After Kentucky beat Auburn on Wednesday night, Coach John Calipari compared his latest team to the national champions of 2012. This season's Cats lost out in that comparison.
"We had four veterans on that team that could talk to them," Calipari said of the heralded freshmen of 2011-12. "Plus, you had Michael (Kidd-Gilchrist) that tied his emotions to his energy. You had Anthony Davis that just wanted to win, could care less about scoring. So they tied nothing to their offense.
"Now, the one that did was my little point guard (Marquis Teague), and it took me half a year to get him right. But I didn't have five of them. I got five and six right now."
Calipari also doesn't have half a year to get the UK team of 2013-14 right. With seven games remaining in the regular season, he has a month or so.
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The home stretch begins with a game Saturday against No. 3 Florida, which epitomizes selfless team play.
"We're good mentally," Julius Randle said of Kentucky's state of mind going into the Florida game. "We know we can win. We just have to do what the coaches ask us to do. People can't outplay us."
The 64-56 victory at Auburn was not reassuring. Like the maddening repeat of icy/wintry weather that's dogged the Cats this season, the game at Auburn was a repeat of issues such as players getting discouraged by adversity, not communicating and looking more concerned with me rather than we.
"I'll watch it on the plane, probably scream and yell at the front of the plane watching it," Calipari said. "I mean, we had guys I took out because they were playing the game like going through the motions of playing. Then you're out. I'm going to play guys that are fighting. Who's going to battle?"
A moment of truth came midway through the second half. Auburn, which trailed by as many as 10 points early, took its first lead with 12:21 left. UK found itself behind 38-35 when the teams took a television timeout with 11:25 left.
The Cats went to Randle with the ensuing possession. He scored his first basket of the second half. The logical conclusion was Calipari challenged Randle, who had scored only four points in the game's first 28 minutes.
"No, what I said to all of them was, 'I'm playing the guys that are going to fight. If you're not into this, you ain't playing. I'll sit you down,'" the UK coach said. "And I said, 'Let's go to him and let's see what you have. If they double-team you, pass the son of a gun.'"
Randle acknowledged that his struggles to score affected his energy and activity in the game.
"I've got to do the little things," he said.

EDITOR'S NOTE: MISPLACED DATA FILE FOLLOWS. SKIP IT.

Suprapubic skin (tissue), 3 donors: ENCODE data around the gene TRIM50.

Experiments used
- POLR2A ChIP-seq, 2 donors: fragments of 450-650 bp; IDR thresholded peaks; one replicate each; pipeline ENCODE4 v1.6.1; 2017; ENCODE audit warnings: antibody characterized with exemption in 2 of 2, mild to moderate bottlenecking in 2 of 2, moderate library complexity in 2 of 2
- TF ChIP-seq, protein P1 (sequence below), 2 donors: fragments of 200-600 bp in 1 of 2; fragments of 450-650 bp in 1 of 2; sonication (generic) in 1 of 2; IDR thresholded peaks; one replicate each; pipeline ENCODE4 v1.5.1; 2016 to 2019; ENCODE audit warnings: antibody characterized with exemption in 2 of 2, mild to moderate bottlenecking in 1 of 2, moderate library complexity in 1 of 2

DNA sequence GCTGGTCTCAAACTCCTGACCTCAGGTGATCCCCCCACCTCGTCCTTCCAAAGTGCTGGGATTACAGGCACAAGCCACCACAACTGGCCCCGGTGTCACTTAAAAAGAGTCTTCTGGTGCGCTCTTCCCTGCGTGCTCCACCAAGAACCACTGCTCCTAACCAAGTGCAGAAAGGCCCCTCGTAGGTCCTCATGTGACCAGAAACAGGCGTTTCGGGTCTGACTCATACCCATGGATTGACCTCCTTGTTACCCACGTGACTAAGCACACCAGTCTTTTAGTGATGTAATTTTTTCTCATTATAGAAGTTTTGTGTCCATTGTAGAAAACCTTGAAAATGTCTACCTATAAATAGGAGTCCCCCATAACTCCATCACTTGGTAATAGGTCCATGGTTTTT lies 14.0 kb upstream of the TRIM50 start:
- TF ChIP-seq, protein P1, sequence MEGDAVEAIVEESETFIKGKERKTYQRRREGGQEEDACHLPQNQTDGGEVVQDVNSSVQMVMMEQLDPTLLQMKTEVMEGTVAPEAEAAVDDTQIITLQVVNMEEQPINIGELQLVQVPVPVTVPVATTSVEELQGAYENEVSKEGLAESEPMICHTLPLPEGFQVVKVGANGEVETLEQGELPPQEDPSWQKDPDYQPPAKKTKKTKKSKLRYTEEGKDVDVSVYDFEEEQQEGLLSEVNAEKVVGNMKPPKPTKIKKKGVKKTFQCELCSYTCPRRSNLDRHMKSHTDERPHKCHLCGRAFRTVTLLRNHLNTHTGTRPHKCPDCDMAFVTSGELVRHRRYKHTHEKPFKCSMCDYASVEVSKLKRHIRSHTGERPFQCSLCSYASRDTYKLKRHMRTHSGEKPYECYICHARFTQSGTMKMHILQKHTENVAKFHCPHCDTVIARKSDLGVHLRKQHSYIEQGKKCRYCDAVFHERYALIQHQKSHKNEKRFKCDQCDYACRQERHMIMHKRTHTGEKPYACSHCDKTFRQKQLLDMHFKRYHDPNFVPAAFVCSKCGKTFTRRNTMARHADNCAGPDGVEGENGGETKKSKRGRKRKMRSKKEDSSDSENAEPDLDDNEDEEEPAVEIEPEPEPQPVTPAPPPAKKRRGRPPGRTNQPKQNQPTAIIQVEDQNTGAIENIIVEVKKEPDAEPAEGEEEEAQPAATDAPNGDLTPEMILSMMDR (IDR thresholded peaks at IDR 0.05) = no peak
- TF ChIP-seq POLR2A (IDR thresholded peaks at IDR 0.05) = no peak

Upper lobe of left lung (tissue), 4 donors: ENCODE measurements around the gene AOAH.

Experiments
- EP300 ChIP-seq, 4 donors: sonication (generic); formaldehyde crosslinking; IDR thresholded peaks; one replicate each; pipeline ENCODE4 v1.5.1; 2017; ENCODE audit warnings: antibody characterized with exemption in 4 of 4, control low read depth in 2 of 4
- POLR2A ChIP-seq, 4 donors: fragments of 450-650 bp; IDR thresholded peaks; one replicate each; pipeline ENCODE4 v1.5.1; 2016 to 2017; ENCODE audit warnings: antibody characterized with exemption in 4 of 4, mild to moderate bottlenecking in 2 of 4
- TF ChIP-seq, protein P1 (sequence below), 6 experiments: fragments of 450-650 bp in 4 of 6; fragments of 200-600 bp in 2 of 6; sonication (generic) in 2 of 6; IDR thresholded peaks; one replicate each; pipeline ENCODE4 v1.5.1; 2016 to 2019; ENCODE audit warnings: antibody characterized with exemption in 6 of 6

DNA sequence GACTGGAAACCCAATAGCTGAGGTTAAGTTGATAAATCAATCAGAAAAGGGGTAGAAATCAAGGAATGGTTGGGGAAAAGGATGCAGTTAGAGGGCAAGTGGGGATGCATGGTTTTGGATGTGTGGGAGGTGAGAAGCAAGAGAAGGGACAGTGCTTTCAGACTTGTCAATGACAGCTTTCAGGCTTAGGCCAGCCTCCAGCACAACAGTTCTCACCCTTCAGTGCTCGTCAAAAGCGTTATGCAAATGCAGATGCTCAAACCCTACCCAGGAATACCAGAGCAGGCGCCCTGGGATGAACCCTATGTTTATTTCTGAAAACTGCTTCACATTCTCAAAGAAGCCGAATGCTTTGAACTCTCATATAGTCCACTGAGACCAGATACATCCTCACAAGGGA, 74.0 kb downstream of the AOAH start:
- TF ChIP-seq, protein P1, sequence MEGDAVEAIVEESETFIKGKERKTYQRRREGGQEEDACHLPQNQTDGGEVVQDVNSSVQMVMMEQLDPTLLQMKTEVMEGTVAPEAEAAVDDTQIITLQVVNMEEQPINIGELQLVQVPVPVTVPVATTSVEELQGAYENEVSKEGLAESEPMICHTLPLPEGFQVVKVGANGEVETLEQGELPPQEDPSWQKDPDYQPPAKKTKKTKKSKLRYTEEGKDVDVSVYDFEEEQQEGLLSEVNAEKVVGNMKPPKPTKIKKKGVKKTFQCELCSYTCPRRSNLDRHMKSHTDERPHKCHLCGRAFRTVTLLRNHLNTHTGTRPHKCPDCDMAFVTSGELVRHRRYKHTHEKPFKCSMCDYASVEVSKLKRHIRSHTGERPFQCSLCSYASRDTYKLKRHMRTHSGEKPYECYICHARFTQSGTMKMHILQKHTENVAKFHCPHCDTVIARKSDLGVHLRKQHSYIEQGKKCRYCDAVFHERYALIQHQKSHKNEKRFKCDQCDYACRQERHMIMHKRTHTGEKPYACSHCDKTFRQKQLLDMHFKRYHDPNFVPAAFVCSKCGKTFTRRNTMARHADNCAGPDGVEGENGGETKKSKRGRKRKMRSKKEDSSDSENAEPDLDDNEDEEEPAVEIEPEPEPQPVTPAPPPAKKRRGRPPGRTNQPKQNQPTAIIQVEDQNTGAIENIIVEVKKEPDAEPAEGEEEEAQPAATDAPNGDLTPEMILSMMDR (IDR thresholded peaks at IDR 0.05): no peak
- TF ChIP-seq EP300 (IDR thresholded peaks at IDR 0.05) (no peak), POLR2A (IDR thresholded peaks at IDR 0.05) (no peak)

Randle seemed to downplay the significance of Calipari's challenge during the timeout.
"I was just tired of it, you know," he said. "I wanted to step up and make a play. I didn't want to lose."
Randle was not the only player to test Calipari's patience.
James Young made only one of 10 shots. His 1-for-5 three-point shooting made him 2-for-14 from beyond the arc in the last three games.
"James gave us nothing," Calipari said. "Broke down. Didn't rebound (he had six). Was soft driving to the goal."
Calipari also suggested that Aaron and Andrew Harrison shot too many three-pointers in the first half. Each took two.
"Come on, man," Calipari said. "Drive ... one-dribble pull-ups; get to the lane. You're 6-5."
UK players think too much about offense and allow scoring to dictate level of play, the UK coach said.
"I told them after the game, 'At some point, guys, if you want to be special, that's got to change. Your emotions have got to be tied to our defense, team-wise. That's it, nothing else," he said.
Calipari credited Kentucky for competing harder in the second half. Overall, Kentucky grabbed 22 offensive rebounds, the most for a UK team since getting 24 against West Virginia in the 2010 NCAA Tournament.
UK's defense limited Auburn to season-low 32.7-percent shooting. That contributed to the Tigers getting credit for only two assists, fewest by a UK opponent since Tennessee State had two on Dec. 22, 2008.
Good. But not good enough.
"But, again, you know, come on. It's time. It's time. Enough!" Calipari said of his repeated calls for consistent and selfless efficiency. "I can't say it anymore. I've said it a thousand ways. Why am I saying it publicly? I want them to read it.
"The issue becomes, their emotion is not tied to us yet. They're typical 18- and 19-year-old kids. We're out there with all freshmen ... who have no idea about team defense, don't have any terminology. And we're trying to get them to do more than probably is fair for them. But like I said, 'At some point, guys, if you want to be special, you got to tie your emotions to our defense, our team defense and to your teammates and none of it tied to how you're playing.'
"... Normally it takes you two to three years to get that. We're on steroids. We got to do it in eight months. So we'll see."
For Kentucky's 2012 national championship, Calipari credited Teague's evolution into a team-first point guard.
"It was because he came with us," Calipari said. "Now I'm trying to drag seven this way."